September 1, 2014

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Bin Laden tape is more about timing than substance, analysts say

Osama bin Laden’s latest message is a hodgepodge of anti-capitalist vitriol, impassioned Islamic evangelism and what can best be described as a twisted attempt at reconciliation: Join us, or we’ll kill you.

Analysts say the video that came out days before the sixth anniversary of the Sept. 11 attacks is more about timing than substance, an attempt by history’s most wanted fugitive to thumb his nose at the forces arrayed against him and remind the world that he hasn’t been caught.

He ridiculed President Bush on Iraq, saying events there have gotten “out of control” and comparing the American leader to “one who plows and sows the sea: He harvests nothing but failure.”

Despite widespread fears, al-Qaida has so far failed to launch a second attack on the scale of Sept. 11, and many believe the video message — bin Laden’s first since 2004 — was also an attempt to stay relevant.

Anne Giudicelli, a former French diplomat specializing in the Middle East who now runs the Paris-based consultancy Terrorisc, said bin Laden is well aware that his reappearance on the world stage — looking fit and with his beard dyed a youthful black — was itself a victory that went beyond anything he actually said.

“The objective is obviously to show that despite everything in place against him, he has survived. That’s the No. 1 message,” she said. “The mere fact of appearing in a video is already a message.”

Louis Caprioli of the risk management firm Geos, and former head of the French intelligence agency DST’s anti-terrorism operations, said, “What’s important is that he made an appearance.”

“The question everyone was asking is, is he dead or alive?” Caprioli said. “Now we have proof that he’s alive, surprising a lot of experts who thought he was dead.”

In the tape released Friday, bin Laden mentions the anniversary of the Aug. 6, 1945, atomic bomb attack on Hiroshima. He also refers to the Democratic Party’s congressional victory in last fall’s election and to French President Nicolas Sarkozy, who was elected in May.

Ben Venzke of the IntelCenter, a U.S.-based intelligence group that monitors terrorism messages, said the Hiroshima reference means the earliest the tape could have been made is on or shortly after Aug. 9 — less than a month ago.

While this was bin Laden’s first message in a year, and the first time he appeared in a new video since 2004, other al-Qaida leaders have been using the airwaves more and more in recent months. They have also been reducing the time it takes to get tapes out, a troubling sign that analysts and intelligence experts say could mean that the terror leaders are in greater command than previously feared, and perhaps better able to launch attacks.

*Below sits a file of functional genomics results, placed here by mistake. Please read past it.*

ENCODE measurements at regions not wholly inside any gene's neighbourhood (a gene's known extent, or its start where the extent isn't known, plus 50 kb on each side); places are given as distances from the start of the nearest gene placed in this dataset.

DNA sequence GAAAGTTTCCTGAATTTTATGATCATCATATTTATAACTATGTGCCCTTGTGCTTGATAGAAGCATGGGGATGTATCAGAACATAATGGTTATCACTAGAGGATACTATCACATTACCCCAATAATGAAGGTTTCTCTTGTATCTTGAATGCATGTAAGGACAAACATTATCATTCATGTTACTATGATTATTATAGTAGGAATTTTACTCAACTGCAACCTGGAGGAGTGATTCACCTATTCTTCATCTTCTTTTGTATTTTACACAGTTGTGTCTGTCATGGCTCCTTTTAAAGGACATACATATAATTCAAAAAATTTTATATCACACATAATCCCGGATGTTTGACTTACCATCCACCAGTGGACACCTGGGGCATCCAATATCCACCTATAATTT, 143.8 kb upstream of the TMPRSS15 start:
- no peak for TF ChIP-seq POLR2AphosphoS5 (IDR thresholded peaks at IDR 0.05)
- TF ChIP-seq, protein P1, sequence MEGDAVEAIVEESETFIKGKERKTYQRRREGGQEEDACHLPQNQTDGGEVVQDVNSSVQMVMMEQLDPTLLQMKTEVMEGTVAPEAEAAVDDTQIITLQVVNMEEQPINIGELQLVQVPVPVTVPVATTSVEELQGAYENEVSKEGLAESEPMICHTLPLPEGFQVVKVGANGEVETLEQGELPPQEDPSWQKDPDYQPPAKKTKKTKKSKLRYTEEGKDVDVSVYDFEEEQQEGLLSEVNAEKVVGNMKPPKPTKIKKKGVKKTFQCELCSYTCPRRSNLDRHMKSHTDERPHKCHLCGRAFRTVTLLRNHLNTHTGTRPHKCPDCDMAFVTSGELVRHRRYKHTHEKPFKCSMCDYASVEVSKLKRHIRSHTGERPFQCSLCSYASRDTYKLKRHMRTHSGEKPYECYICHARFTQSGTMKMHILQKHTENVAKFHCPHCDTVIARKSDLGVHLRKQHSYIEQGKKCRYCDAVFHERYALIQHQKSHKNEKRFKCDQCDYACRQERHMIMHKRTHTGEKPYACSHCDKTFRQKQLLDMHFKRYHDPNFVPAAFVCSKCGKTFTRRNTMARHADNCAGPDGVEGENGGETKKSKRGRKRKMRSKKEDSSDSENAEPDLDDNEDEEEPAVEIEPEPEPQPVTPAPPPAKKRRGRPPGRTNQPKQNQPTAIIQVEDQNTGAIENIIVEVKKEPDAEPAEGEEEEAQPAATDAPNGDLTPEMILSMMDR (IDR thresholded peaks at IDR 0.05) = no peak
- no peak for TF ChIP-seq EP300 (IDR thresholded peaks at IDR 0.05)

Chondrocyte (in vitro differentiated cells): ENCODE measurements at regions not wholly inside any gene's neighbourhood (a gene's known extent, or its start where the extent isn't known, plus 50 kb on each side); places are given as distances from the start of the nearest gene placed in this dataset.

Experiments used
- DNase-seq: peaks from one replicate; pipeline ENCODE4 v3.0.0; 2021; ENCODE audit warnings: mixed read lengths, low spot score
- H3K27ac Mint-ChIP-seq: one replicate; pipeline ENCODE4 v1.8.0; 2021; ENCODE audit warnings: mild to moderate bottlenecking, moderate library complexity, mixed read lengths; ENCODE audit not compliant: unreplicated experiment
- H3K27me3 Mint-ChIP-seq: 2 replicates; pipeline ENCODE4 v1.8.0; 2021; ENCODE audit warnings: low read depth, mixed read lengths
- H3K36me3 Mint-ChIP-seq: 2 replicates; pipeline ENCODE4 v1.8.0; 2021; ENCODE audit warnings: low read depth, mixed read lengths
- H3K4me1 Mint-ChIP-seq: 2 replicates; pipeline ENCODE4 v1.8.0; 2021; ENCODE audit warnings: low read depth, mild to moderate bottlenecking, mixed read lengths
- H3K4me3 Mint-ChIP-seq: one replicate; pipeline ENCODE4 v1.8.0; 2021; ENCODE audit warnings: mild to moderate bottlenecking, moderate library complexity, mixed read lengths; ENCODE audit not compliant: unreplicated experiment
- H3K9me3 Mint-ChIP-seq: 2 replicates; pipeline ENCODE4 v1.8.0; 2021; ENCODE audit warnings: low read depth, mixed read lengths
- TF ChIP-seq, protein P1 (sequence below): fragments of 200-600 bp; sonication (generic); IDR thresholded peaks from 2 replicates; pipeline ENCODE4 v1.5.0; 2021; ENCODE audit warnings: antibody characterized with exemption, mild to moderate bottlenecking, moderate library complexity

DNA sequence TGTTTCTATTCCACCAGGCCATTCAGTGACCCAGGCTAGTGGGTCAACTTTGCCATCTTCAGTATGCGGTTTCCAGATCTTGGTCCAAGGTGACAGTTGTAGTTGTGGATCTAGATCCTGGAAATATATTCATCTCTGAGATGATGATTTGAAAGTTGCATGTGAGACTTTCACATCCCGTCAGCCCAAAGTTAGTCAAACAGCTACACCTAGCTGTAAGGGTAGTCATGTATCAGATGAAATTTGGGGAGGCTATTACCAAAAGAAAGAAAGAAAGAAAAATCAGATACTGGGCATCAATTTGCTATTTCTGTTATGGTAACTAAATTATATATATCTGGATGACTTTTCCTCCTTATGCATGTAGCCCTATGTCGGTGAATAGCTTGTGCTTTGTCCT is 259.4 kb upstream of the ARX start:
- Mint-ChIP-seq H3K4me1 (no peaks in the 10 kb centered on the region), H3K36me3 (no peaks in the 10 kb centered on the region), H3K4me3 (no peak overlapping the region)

The new video, which came just days before Tuesday’s sixth anniversary of the devastating attacks on New York and Washington, was released on the heels of two thwarted terror plots in Europe in the past week, both linked to al-Qaida.

German authorities say a cell there sought to launch an imminent attack on Frankfurt International Airport and America’s Ramstein Air Base, among other targets. In Denmark, officials arrested eight people, all of whom were allegedly in contact with what Danish anti-terror officials called “leading al-Qaida persons.”

Still, bin Laden made no overt threats of new attacks in the video released Friday. In fact, he seemed more concerned with lecturing on the evils of capitalism and the dangers of global warming, and even making reference to the sub-prime mortgage crisis roiling the United States.

In the video, bin Laden tells the American people his fighters are duty bound to “escalate the fighting and killing against you” in Iraq. But he adds that there is a solution to the bloodshed, saying: “I invite you to embrace Islam.”

Caprioli said bin Laden took pains in the video to present himself as a statesman, attempting to put himself on the same level as world leaders.

“He wants to change his role, to be a leader who speaks to other leaders, and to cast himself as a champion of the oppressed.”

“At other times, he has been a lot more threatening,” Caprioli added. “Here we don’t have a direct threat, because he’s talking on a strategic level. He says, ‘we will continue operations,’ he doesn’t say, ‘We’re going to blow up your planes, your pipelines, your boats.”

Whether the video will resonate on the Arab or Muslim street is not at all clear. In Iraq, where disillusionment with the United States runs high, most people voiced disgust with bin Laden’s latest message.

“This man (Osama) has nothing to do with religion,” Saad Ubo Mustafa, a local resident in Baghdad, told AP television news. “He is killing Sunnis, Shiites, Kurds, Christians, Jews and foreign people. Islam has got nothing to do with such kinds of people.”

Added another man, Abu Basheer: “This man lives in prehistoric times. No one should pay attention or listen to him.”

But even if the tape produces outrage or revulsion in most people, history shows that some will listen to what bin Laden has to say, and a few may even be moved to join him.

Bob Ayers, a terrorism expert at London’s Chatham House think tank, said that while bin Laden professes to be speaking to the American people, his message is not really aimed at them.

“The people who are going to follow are the ones who are already converts and radicalized,” he said. The other audience is almost certainly Western leaders — particularly Bush — who have so far failed to find him.

Ayers said bin Laden is thumbing his nose at U.S. leaders by “saying I’ve killed thousands of your people … and you’re ineffective.”